The good, the wet and the canceled

Abundance of rain and shortage of umpires created challenges during switch to spring baseball

By MITCH MAERSCH
Ozaukee Press staff
A few high school baseball teams picked up some club players they otherwise wouldn’t have had, thanks to the WIAA’s decision to eliminate summer baseball and play the season in spring.
But the move, which affected many teams in southeastern Wisconsin, brought about a mixed bag of results. A wet spring — even by Wisconsin standards — postponed some games and canceled others, and an umpire crunch had the same effect. Umpires who used to work summer games had to add spring baseball to their schedules, which competed with girls’ softball.
For Ozaukee High School, adding a player such as Noah Miller helped key a run to the state tournament for the first time in school history. He received all-state honorable mention recognition as an infielder and made the Big East Conference and all-district first teams.
“I think it opens up additional talent to our team,” coach Steve Kowalkowski said.
Ozaukee’s run to state was also aided by the spring season since teams are split into divisions by school population. Summer baseball shrunk to so few teams that Ozaukee, a school of 200, could be playing powerhouses such as West Bend West, a school of more than 1,100.
The Warriors, however, barely got a home crowd. They played one game on their home field. A wet spot in the outfield had the team scrambling to try to find a place for home games. They ended up playing four at Kapco Park in Mequon, home of the Lakeshore Chinooks and where the WIAA held the summer baseball state tournament.
Kowalkowski said drain tile will be installed and the field will be more playable next season.
It will be slated to get more use. The Big East only had teams play each other once this season, given the short notice on switching to spring ball. Next year, the teams will play each other twice.
Even players who participated in their school’s summer baseball season have more opportunities to play competitive ball, Kowalkowski said. All-conference player Brent Hoffmann was able to join a more competitive traveling team this summer.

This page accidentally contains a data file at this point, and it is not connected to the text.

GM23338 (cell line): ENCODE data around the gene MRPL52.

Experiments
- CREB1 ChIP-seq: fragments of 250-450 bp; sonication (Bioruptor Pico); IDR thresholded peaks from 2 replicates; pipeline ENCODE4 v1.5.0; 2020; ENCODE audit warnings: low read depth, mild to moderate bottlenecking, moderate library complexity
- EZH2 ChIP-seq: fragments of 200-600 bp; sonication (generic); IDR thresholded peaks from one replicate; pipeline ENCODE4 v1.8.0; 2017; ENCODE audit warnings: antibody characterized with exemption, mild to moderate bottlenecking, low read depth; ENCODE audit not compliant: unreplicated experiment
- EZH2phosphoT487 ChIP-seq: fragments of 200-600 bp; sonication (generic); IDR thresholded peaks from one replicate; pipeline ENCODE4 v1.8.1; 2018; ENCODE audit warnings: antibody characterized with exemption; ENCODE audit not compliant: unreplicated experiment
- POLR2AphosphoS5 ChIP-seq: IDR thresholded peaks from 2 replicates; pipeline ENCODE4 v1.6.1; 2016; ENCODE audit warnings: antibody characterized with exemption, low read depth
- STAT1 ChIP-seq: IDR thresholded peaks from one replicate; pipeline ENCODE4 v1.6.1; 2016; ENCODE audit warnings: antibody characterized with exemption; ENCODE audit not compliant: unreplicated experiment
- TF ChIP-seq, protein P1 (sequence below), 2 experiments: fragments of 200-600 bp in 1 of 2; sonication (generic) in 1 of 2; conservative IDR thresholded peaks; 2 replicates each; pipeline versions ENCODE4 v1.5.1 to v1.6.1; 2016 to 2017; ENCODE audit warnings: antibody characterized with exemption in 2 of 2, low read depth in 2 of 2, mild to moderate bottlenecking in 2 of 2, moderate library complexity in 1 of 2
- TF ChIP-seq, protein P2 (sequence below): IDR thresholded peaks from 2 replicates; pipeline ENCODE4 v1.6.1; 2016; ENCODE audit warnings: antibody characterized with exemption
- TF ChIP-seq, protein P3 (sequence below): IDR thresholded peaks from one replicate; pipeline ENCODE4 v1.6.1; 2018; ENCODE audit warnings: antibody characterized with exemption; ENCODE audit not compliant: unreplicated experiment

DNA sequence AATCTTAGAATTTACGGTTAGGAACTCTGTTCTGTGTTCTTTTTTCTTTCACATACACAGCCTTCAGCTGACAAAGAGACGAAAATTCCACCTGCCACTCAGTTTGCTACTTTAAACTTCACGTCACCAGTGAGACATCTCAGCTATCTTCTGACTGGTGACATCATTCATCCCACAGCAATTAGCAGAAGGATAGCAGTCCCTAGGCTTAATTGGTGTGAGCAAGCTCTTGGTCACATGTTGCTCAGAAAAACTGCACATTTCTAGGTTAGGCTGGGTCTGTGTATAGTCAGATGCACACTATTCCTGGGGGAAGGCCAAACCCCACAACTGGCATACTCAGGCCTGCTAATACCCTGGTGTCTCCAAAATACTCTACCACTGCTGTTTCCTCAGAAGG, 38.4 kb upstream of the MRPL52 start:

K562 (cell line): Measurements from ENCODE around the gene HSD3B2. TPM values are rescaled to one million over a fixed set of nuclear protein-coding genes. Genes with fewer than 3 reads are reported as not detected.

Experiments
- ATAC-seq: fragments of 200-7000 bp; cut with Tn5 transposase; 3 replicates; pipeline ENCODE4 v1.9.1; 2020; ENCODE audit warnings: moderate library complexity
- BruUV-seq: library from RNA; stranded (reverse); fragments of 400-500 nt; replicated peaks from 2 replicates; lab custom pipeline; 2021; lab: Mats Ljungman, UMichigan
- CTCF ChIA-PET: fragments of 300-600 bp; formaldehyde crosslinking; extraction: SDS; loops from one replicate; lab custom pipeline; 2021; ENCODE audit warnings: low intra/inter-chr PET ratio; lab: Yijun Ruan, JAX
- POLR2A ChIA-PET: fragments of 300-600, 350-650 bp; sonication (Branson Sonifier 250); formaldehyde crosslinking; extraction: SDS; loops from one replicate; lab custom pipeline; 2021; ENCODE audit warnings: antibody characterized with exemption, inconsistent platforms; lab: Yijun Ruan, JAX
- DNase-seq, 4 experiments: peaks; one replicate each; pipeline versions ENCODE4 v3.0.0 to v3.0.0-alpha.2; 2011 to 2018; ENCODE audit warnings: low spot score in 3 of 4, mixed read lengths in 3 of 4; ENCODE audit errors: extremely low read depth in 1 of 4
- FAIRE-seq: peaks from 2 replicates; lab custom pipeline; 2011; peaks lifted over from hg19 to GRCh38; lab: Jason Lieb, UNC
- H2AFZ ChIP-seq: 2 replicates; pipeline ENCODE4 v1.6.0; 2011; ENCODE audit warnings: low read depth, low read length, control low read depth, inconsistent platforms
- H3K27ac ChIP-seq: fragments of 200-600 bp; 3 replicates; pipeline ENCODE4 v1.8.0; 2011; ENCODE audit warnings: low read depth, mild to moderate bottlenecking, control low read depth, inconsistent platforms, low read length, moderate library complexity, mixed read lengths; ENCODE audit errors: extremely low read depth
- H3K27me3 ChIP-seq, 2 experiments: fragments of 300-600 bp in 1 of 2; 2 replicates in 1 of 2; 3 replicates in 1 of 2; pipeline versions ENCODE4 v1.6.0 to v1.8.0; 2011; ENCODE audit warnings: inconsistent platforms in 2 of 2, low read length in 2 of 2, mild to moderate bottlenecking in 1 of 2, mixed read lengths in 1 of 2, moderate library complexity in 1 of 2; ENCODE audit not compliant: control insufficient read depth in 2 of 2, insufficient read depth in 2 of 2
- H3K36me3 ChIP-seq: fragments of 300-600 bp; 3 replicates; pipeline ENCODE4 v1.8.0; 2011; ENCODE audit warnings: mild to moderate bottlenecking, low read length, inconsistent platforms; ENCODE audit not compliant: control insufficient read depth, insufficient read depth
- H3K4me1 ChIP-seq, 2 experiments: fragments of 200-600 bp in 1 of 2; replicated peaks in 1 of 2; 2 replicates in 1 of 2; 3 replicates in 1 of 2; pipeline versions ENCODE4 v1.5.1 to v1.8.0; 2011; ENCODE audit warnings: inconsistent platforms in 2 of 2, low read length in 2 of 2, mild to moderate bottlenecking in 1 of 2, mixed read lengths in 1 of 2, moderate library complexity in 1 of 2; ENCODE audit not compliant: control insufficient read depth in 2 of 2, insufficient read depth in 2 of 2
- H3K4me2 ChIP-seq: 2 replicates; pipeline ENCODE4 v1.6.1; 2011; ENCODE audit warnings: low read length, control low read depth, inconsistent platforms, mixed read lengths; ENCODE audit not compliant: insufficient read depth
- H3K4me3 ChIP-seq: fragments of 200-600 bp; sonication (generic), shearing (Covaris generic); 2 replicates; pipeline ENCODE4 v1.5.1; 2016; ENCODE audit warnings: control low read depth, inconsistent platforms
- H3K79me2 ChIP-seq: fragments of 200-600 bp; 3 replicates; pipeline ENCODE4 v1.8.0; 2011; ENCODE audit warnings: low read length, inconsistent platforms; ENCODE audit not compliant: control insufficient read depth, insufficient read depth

That’s an aspect Cedar Grove-Belgium coach Tom Race appreciates as well.
“I like it from the standpoint that it affords kids who want to play at another level an avenue to play more baseball,” he said.
“With summer ball, they can’t get on those Legion teams.”
Cedar Grove-Belgium redid its baseball field last fall and as a result was able to play home games, even in wet conditions.
After the season, Race said, more adjustments were made. Some dirt portions of the diamond were seeded, which will eliminate two hours of field maintenance before each game next season.
Practices were the issue for the Rockets.
“There were a lot of practices we had to do inside,” Race said, adding the team had to share the gym with other spring sports such as softball, soccer and track and field.
Port Washington coach C.J. Koehler said his team was one of nine schools in the state to play all of its 26 games. The state had nearly 450 teams.
“That was a pretty cool fact. I can’t thank all the grounds crews in the area enough,” he said.
That didn’t mean conditions were ideal.
“I won’t say it was miserable, but it wasn’t fun,” Koehler said.
“The kids knew it. They got used to it as the year went on. It definitely was a change of pace in the beginning of the year. We’re used to 70, 80, 90 degrees and our first game was 38 degrees.”
The Pirates did pick up college prospect George Klassen, along with Ethan Bornhoefer and Xavier Deal.
The spring season also allowed for the creation of the Summer Baseball League of Wisconsin, made up of high schools in the Milwaukee and north shore area.
“We’ve got a lot of guys playing this summer,” he said. “The hope is to develop them, get more experience and build that skill set.”
Grafton coach Brian Durst said spring ball presented challenges.
“The spring season was a struggle programwide to fit consistency as far as practice times and making sure that we had fields available and transportation available, and working with other spring programs to figure out gym space,” he said.
“But we constantly adapted and made the appropriate adjustments and ended up having a season we can be proud of.”
The Black Hawks picked up left-handed pitcher Tommy Lamb, who was an all-state honorable mention, and made the North Shore Conference and all-district first teams.
While varsity games were the priority, junior varsity teams took it on the chin.
Ozaukee’s team played four games and one inning.
“That was a little rough for the program, absolutely,” Kowalkowski said.
Port’s junior varsity team played 18 games and its junior varsity 2 played 10 — “quite a bit less than our 26,” Koehler said.

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Ozaukee Press

Wisconsin’s largest paid circulation community weekly newspaper. Serving Port Washington, Saukville, Grafton, Fredonia, Belgium, as well as Ozaukee County government. Locally owned and printed in Port Washington, Wisconsin.

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